To A Nightingale A Conversational Poem Summary

Better Essays
In this essay, I will explore Charlotte Smith’s ‘To a Nightingale’ and Samuel Taylor Coleridge’s ‘The Nightingale; A Conversational Poem Written in April, 1798’. These two poems are in many ways very similar to each other as they both cover the subject of the nightingale’s song and the connotations of night. However, there are significant differences. Smith maintains the ‘melancholy strain’[C:21] of ‘many a poet’[C:22] in depicting the nightingale’s song. Yet, though Coleridge acknowledges this conceit, he also aims to subvert it claiming that ‘in nature there is nothing melancholy’[C:12]. This highlights the poets’ differences in tone. For Smith, the bird is an image of ‘sweet sorrow’[S:3] whilst Coleridge hears a celebration of life in the …show more content…
Even though Coleridge maintains the iambic pentameter of its lines, ‘The Nightingale’ emulates natural speech linking it to the subtitle ‘A Conversational Poem’. The poem also has named auditors, ‘my Friend, and my Friend’s Sister’[C:39], which are recognised as William and Mary Wordsworth, to whom he addresses directly. By ‘Farewell, O Warbler’[C:69] he converts to addressing the nightingale which further adds to the many conversations within the poem. These fluid dialogues highlight the continuous flow of thought mirroring the nightingale’s constant song throughout the …show more content…
Coleridge’s use of reported speech allows him to challenge Milton’s ‘most musical, most melancholy’[C:12] construction of the nightingale as he expresses this interpretation as something unoriginal. He ‘seeks to convince us that within its melodies, as within all aspects of nature […] there may be found not sorrow but joy’ as the poet’s song ‘should make all nature lovelier, and itself |be lov’d like nature’[C:32-3]. The bird’s song is not mourning the lost day but cherishing the night. To Coleridge, the nightingale’s song speaks of ‘love |and joyance’[C:41-2] which invites us to think of the night as pleasurable – ‘we shall find | a pleasure in the dimness of the stars’[C:9-10]. But, Coleridge’s poem is also celebrating the nightingale’s ability to bring the night and day together. Whilst its song is confined to the night, the meaning that song creates for the individual can be carried into the day. When he describes the uninhabited castle, he says that he ‘never elsewhere in one place I knew | so many nightingales’[C:54-5]. The song of these nightingales stirs the ‘air with such an harmony |that should you close your eyes, you might almost |forget it was not day’[C:61-3] showing that their song is not lamenting the day but bringing it into the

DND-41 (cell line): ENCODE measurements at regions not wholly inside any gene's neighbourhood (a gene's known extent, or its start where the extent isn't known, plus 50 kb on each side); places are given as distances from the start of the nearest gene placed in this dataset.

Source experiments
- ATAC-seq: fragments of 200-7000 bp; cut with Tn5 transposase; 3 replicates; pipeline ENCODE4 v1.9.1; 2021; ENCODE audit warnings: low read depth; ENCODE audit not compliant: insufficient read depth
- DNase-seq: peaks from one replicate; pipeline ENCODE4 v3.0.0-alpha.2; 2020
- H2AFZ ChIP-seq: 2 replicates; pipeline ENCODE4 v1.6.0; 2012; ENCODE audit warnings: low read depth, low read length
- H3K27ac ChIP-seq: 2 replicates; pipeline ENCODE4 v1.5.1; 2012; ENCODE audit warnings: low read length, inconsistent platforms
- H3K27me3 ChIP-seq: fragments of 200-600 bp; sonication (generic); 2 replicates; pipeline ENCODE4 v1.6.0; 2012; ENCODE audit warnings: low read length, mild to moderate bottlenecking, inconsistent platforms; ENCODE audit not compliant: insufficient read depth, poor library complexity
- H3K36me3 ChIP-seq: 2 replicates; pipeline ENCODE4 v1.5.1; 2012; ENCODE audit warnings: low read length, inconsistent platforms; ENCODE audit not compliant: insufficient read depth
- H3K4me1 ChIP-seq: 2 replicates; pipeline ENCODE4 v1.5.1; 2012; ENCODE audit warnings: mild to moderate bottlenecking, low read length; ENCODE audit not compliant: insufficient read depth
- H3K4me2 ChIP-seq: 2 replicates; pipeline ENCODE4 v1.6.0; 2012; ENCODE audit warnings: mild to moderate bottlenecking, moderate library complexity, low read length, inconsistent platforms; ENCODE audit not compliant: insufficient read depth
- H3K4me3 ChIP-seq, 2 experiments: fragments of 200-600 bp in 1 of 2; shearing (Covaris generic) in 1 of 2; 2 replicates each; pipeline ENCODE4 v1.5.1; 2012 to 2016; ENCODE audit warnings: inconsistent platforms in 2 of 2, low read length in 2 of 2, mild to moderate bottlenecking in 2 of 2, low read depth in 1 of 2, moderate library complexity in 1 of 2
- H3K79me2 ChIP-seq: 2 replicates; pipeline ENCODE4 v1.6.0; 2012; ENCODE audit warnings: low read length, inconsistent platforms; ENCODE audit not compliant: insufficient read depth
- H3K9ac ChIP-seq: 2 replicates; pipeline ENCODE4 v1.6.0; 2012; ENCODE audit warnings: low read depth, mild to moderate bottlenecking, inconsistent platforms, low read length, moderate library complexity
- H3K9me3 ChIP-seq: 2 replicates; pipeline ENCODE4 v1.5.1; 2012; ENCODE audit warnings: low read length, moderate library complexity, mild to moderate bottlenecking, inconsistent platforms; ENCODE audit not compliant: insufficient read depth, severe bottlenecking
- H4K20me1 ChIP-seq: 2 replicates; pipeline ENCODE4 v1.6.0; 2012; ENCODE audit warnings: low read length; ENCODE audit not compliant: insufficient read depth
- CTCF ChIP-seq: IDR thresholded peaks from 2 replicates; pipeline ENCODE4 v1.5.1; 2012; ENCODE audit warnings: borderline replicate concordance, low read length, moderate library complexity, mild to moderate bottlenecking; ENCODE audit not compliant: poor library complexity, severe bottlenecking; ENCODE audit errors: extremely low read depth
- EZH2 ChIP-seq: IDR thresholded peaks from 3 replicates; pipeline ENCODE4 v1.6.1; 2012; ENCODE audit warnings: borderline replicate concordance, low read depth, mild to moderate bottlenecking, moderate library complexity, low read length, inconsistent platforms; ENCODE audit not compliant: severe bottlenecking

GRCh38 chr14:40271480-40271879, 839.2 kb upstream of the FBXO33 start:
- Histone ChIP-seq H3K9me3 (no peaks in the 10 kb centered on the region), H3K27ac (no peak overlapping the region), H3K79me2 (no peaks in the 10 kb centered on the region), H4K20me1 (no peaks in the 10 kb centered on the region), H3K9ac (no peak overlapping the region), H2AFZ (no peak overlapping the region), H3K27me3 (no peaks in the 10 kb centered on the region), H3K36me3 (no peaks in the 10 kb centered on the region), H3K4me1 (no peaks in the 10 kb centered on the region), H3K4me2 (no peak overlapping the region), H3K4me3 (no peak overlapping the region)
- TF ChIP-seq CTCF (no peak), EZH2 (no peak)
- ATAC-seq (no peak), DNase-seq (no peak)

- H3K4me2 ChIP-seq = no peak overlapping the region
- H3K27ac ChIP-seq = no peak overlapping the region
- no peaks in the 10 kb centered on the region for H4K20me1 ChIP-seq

Related Documents

  • Decent Essays

    “He assumes a confident, if lugubrious, voice as he takes on subjects that are both external (the song of the nightingale) and internal (his perception of a transient world). The poet seeks to leave behind “the weariness, the fever, and the fret” of a world of mortals…” (Park 140). As he begins to address the nightingale, Keats witnesses the happiness and immortality that the creature admits and begins to desire the emotions the nightingale holds. He suffers because he has witnessed what the creature’s immortality represents and begins to long for death and release into happiness that comes with. He continues to reference this feeling of longing throughout the poem; therefore, creating the theme of longing for…

    • 1028 Words
    • 5 Pages
    Decent Essays